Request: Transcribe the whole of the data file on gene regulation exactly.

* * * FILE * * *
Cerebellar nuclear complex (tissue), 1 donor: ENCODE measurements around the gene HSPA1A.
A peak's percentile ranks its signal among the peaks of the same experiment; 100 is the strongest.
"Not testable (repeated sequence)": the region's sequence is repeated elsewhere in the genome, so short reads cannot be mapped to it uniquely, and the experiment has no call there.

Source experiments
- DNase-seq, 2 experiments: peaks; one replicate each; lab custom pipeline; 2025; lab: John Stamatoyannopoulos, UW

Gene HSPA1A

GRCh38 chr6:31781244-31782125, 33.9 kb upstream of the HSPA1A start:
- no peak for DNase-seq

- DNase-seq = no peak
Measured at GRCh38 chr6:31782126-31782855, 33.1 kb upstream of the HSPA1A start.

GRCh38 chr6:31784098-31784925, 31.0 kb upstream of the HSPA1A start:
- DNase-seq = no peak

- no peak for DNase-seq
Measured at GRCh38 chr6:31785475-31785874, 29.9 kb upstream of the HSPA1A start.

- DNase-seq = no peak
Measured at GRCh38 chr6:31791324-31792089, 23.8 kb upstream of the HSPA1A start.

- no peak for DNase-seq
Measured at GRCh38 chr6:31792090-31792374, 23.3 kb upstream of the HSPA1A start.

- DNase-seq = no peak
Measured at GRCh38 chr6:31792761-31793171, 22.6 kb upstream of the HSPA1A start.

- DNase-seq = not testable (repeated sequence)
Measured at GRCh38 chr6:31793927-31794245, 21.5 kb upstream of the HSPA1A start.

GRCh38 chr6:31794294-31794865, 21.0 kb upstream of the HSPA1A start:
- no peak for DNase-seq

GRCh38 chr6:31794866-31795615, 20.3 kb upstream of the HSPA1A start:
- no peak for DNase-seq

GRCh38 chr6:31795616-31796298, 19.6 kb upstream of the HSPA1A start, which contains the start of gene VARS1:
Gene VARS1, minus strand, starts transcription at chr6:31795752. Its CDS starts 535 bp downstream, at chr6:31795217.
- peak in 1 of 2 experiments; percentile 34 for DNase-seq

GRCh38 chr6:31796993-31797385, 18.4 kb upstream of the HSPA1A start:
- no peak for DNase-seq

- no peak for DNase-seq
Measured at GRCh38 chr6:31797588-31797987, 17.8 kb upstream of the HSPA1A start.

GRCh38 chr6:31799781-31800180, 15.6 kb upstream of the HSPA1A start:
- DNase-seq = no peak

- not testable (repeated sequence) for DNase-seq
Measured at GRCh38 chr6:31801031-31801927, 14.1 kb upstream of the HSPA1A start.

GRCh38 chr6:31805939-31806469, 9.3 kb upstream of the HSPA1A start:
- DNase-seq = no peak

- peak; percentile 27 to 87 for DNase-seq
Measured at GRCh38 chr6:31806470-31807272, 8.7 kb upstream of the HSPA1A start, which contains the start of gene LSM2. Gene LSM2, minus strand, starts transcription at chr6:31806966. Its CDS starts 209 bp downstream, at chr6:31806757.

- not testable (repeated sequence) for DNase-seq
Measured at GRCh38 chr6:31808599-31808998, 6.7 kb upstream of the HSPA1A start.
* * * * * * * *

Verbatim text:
Cerebellar nuclear complex (tissue), 1 donor: ENCODE measurements around the gene HSPA1A.
A peak's percentile ranks its signal among the peaks of the same experiment; 100 is the strongest.
"Not testable (repeated sequence)": the region's sequence is repeated elsewhere in the genome, so short reads cannot be mapped to it uniquely, and the experiment has no call there.

Source experiments
- DNase-seq, 2 experiments: peaks; one replicate each; lab custom pipeline; 2025; lab: John Stamatoyannopoulos, UW

Gene HSPA1A

GRCh38 chr6:31781244-31782125, 33.9 kb upstream of the HSPA1A start:
- no peak for DNase-seq

- DNase-seq = no peak
Measured at GRCh38 chr6:31782126-31782855, 33.1 kb upstream of the HSPA1A start.

GRCh38 chr6:31784098-31784925, 31.0 kb upstream of the HSPA1A start:
- DNase-seq = no peak

- no peak for DNase-seq
Measured at GRCh38 chr6:31785475-31785874, 29.9 kb upstream of the HSPA1A start.

- DNase-seq = no peak
Measured at GRCh38 chr6:31791324-31792089, 23.8 kb upstream of the HSPA1A start.

- no peak for DNase-seq
Measured at GRCh38 chr6:31792090-31792374, 23.3 kb upstream of the HSPA1A start.

- DNase-seq = no peak
Measured at GRCh38 chr6:31792761-31793171, 22.6 kb upstream of the HSPA1A start.

- DNase-seq = not testable (repeated sequence)
Measured at GRCh38 chr6:31793927-31794245, 21.5 kb upstream of the HSPA1A start.

GRCh38 chr6:31794294-31794865, 21.0 kb upstream of the HSPA1A start:
- no peak for DNase-seq

GRCh38 chr6:31794866-31795615, 20.3 kb upstream of the HSPA1A start:
- no peak for DNase-seq

GRCh38 chr6:31795616-31796298, 19.6 kb upstream of the HSPA1A start, which contains the start of gene VARS1:
Gene VARS1, minus strand, starts transcription at chr6:31795752. Its CDS starts 535 bp downstream, at chr6:31795217.
- peak in 1 of 2 experiments; percentile 34 for DNase-seq

GRCh38 chr6:31796993-31797385, 18.4 kb upstream of the HSPA1A start:
- no peak for DNase-seq

- no peak for DNase-seq
Measured at GRCh38 chr6:31797588-31797987, 17.8 kb upstream of the HSPA1A start.

GRCh38 chr6:31799781-31800180, 15.6 kb upstream of the HSPA1A start:
- DNase-seq = no peak

- not testable (repeated sequence) for DNase-seq
Measured at GRCh38 chr6:31801031-31801927, 14.1 kb upstream of the HSPA1A start.

GRCh38 chr6:31805939-31806469, 9.3 kb upstream of the HSPA1A start:
- DNase-seq = no peak

- peak; percentile 27 to 87 for DNase-seq
Measured at GRCh38 chr6:31806470-31807272, 8.7 kb upstream of the HSPA1A start, which contains the start of gene LSM2. Gene LSM2, minus strand, starts transcription at chr6:31806966. Its CDS starts 209 bp downstream, at chr6:31806757.

- not testable (repeated sequence) for DNase-seq
Measured at GRCh38 chr6:31808599-31808998, 6.7 kb upstream of the HSPA1A start.